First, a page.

Forsake not an old friend; for the new is not comparable to him: a new friend is as new wine; when it is old, you shall drink it with pleasure.
All Commentaries on Wisdom of Sirach 9:10 Go To Wisdom of Sirach 9
Fulgentius of Ruspe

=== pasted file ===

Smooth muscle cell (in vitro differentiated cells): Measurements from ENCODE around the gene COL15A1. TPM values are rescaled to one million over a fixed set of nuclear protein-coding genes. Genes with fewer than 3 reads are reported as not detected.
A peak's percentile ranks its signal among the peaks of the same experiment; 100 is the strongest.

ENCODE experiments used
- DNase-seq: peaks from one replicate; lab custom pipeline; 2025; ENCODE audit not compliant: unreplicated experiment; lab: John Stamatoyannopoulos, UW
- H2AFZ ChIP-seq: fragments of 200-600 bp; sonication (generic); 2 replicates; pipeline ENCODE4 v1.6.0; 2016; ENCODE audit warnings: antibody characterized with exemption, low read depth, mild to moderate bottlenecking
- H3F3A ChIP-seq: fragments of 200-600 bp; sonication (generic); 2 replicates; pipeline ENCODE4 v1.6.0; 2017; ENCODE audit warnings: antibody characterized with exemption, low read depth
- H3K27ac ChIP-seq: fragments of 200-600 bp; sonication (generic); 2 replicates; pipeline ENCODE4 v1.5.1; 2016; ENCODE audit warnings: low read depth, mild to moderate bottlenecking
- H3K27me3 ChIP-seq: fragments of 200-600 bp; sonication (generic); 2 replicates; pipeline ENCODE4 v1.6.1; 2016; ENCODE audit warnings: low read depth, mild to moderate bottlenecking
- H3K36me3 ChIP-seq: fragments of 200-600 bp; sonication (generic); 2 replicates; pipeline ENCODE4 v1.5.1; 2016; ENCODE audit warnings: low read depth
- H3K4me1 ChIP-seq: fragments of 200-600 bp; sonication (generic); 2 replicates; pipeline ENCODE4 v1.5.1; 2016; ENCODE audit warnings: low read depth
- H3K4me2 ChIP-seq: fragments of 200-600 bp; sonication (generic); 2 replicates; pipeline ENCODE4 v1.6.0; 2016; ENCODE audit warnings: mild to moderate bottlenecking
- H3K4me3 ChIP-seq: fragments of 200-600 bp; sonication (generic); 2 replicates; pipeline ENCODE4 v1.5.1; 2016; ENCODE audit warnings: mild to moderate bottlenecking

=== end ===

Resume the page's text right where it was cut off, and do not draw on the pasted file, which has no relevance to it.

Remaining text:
The New Testament must be held in veneration in such a way that the Old Testament not be neglected in any way. This is what Ecclesiasticus seems to me to recommend under the guise of old and new friends when it says, "Forsake not an old friend, for a new one does not compare with him." From the mouth of Jeremiah, the divine Scripture anticipates the difference that is found in the mysteries of the two Testaments, saying, "The days are coming, says the Lord, when I will make a new testament with the house of Israel and the house of Judah, not according to the testament that I made with their ancestors." For the other, that is, the New Testament comes, not like the Old Testament which was brought to an end by the Lord, but as the one in which the Lord has given the fulfillment of the commandments, and after he had removed the old mysteries, he instituted the different mysteries of the revealed truth. Therefore, what he promised in the Old he has brought to fulfillment in the New. Since therefore the knowledge of the mysteries of the New Testament can be truly salutary and joyful only if one acknowledges that the promise that went before in the mysteries of the Old Testament is true, when the Scriptures says, "Do not leave an old friend because the new one will not be like him," there is immediately added, "A new friend is like new wine; when it has aged, you will drink it with pleasure." What does "aged" mean except that the type of the New Testament appears in the Old Testament? This new wine is thus drunk with joy if its meaning and promise are acknowledged in the Old Testament.